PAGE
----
It’s worth noting the 349X7FJEW also comes with an HDMI 1.4 input, but this is only capable of 4K at 30Hz, so you’ll want to use the others to get the best out of it. The four-port USB3 hub, on the other hand, is a very welcome sight indeed, especially when one of them also supports fast charging for your phone.
Naturally, only AMD graphics card owners will be able to use its FreeSync support (anyone with an Nvidia card looking to take advantage of adaptive frame rate technology will need to find a screen that supports G-Sync instead), but it does mean the Philips 349X7FJEW is one of the cheaper 21:9 monitors currently available, costing just over £670 in the UK and $650 in the US. G-Sync always adds a hefty premium onto the cost of a monitor, so those with beefy enough Nvidia cards may still want to consider this if you don’t fancy spending another £100+ on a dedicated G-Sync monitor like the AOC AG352UCG or Acer Predator Z35p, which I’ll also be testing in due course as part of this group test.
A lot of that cost will also stem from the fact it’s got a curved screen, too, but this seems to be pretty par for course for ultra-wide monitors these days. This particular screen has a curvature radius of 1800mm, which is more pronounced than the AOC AG352UCG’s 2000mm radius, but it’s still pretty subtle. Personally, I’ve yet to see any kind of curved screen that’s made me think, ‘Why yes, this really is better than a boring old flat one’, but when the latter seem to be few and far between in 21:9 land nowadays, I guess we’ll just have to lump it and pretend it makes us gain EXP faster or something.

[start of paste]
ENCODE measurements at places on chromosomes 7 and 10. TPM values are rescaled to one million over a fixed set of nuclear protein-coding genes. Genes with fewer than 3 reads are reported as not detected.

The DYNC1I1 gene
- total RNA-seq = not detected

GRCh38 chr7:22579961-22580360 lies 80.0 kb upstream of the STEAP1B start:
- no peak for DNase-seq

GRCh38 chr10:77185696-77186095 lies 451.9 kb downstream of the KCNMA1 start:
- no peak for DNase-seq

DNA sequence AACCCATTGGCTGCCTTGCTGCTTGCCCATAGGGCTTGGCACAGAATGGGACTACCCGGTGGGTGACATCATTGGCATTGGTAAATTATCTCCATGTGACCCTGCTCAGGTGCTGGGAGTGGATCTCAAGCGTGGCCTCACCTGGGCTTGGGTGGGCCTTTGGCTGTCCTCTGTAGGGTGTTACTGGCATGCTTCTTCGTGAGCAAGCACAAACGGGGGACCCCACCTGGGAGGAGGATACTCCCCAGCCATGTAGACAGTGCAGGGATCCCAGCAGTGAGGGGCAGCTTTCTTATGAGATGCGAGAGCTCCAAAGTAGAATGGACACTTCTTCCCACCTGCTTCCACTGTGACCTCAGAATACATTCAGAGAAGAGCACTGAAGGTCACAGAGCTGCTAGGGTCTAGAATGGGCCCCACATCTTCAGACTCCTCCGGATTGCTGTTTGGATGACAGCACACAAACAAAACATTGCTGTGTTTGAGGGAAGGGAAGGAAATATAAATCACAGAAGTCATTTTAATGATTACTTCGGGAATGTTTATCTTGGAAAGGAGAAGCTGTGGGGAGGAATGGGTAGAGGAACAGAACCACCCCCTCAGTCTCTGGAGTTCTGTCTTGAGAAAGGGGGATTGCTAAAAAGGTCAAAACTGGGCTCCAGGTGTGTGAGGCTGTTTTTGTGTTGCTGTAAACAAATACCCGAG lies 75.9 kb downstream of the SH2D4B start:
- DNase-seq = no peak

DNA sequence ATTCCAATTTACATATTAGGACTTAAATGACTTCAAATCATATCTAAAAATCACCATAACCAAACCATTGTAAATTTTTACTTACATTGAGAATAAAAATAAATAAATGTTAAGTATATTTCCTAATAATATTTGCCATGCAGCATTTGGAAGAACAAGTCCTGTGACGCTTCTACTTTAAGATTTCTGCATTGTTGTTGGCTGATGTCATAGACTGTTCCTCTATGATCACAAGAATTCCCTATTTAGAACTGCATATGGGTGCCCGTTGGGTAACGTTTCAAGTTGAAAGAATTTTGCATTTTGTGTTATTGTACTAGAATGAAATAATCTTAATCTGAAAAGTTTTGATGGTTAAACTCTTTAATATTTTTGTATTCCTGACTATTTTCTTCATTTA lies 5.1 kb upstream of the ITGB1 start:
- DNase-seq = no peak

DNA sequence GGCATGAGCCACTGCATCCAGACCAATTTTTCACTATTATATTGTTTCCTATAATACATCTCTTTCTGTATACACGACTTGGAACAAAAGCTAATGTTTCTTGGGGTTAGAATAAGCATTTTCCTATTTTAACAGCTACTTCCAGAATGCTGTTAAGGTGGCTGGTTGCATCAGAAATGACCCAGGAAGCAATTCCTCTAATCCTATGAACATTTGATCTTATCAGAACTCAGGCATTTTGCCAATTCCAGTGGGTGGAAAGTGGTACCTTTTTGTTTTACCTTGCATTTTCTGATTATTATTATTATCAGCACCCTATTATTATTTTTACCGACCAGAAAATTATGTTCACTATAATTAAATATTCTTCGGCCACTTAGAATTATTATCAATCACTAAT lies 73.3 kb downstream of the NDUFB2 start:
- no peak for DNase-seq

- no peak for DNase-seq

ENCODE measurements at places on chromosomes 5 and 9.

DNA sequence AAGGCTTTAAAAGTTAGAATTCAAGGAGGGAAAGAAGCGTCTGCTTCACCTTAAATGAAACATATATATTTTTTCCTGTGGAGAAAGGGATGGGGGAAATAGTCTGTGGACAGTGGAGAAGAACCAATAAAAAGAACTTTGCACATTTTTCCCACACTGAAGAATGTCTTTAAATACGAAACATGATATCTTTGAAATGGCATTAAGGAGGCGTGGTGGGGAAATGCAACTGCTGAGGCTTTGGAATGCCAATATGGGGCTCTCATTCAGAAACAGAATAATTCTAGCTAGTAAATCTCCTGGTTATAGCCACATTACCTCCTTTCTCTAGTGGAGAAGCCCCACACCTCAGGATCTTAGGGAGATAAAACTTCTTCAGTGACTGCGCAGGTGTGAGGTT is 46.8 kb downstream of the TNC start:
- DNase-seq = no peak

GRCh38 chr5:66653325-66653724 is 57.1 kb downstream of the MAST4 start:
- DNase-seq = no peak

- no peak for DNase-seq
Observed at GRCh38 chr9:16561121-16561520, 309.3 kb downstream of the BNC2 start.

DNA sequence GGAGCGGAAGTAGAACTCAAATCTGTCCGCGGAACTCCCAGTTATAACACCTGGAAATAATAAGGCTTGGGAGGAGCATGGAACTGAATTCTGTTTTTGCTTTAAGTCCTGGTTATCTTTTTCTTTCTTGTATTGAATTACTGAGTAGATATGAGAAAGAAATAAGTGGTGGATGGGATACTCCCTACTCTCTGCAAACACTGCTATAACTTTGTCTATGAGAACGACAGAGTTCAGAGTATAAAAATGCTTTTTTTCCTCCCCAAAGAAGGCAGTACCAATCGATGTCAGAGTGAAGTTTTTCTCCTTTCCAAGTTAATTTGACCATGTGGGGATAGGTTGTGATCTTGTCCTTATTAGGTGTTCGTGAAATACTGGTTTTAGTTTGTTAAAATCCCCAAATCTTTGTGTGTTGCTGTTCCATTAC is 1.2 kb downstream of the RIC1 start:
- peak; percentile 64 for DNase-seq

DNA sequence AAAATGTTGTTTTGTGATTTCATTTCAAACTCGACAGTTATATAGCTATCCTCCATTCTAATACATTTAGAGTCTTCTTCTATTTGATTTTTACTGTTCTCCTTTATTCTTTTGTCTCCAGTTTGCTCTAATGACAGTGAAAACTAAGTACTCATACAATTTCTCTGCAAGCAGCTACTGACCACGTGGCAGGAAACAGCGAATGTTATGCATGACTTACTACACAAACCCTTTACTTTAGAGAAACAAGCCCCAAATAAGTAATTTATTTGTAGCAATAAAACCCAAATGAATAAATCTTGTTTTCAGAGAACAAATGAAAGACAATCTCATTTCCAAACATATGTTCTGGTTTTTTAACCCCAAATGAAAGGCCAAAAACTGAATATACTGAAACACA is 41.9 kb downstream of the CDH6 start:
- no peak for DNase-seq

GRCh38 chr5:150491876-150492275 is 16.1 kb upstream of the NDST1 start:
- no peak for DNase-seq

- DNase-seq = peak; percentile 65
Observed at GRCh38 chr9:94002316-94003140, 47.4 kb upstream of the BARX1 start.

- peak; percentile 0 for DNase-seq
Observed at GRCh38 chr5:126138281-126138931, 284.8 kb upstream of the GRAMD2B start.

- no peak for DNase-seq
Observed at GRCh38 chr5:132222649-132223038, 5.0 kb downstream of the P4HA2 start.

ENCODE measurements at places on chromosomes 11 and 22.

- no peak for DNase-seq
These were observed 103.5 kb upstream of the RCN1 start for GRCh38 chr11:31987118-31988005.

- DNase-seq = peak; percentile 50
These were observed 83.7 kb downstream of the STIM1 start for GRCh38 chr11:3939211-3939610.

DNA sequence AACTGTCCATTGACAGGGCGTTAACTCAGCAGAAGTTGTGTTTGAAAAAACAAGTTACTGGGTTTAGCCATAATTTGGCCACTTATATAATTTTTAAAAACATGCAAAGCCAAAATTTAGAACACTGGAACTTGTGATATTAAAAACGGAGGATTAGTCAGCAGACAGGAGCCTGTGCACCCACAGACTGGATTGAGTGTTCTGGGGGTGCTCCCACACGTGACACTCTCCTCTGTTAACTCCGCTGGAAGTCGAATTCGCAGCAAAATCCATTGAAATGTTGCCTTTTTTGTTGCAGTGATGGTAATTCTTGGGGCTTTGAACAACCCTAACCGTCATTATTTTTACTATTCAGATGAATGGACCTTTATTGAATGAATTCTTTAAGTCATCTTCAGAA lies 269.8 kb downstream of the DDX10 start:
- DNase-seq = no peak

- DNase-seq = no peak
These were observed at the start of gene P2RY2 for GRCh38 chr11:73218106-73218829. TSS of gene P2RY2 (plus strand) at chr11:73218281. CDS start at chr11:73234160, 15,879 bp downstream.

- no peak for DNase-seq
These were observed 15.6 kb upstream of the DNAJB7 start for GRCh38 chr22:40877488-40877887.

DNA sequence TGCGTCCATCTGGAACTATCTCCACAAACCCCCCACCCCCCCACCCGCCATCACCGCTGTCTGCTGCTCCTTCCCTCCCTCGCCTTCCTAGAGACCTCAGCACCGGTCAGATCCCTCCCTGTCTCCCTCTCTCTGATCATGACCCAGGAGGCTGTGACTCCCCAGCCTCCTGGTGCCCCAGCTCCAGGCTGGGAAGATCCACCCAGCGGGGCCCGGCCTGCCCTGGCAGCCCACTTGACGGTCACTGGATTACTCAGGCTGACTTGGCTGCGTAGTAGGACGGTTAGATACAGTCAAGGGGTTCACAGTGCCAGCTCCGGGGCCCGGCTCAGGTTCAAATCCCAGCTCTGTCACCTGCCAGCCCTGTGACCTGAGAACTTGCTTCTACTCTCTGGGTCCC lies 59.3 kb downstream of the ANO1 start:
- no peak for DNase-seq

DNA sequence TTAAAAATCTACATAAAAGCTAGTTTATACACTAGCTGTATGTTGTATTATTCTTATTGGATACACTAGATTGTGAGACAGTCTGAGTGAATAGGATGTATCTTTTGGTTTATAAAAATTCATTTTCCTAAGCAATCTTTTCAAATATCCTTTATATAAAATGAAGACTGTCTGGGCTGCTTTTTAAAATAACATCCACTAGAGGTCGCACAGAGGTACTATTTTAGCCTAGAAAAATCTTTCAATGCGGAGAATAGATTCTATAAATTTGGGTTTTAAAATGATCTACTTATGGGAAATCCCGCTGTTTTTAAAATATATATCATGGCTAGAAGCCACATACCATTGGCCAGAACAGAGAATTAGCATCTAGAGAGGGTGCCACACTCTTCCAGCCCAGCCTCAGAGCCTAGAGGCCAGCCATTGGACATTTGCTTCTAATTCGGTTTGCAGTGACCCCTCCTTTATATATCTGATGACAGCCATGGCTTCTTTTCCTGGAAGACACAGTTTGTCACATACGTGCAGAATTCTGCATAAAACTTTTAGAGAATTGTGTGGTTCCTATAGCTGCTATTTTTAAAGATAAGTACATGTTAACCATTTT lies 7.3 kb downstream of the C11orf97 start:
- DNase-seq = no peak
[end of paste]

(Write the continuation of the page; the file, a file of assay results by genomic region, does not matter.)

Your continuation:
Of course, I won’t be able to declare whether this is the ultimate Final Fantasy viewing machine until I’ve tested all the other 21:9 monitors I’ve currently got clogging up my office, but I’m confident the Philips 349X7FJEW could definitely be one of the top contenders. Picture quality is great straight out of the box, it’s got plenty of ports and its height-adjustable stand means it’s easy to set up. Its 100Hz refresh rate and AMD FreeSync support also give it some nice extras for gaming, and it won’t empty your bank account quite as fast as its rivals either. I’d certainly be happy to have one on my desk, but whether it’s proper Balthier-grade material (he’s the best and you know it) is a question for another day. Stay tuned.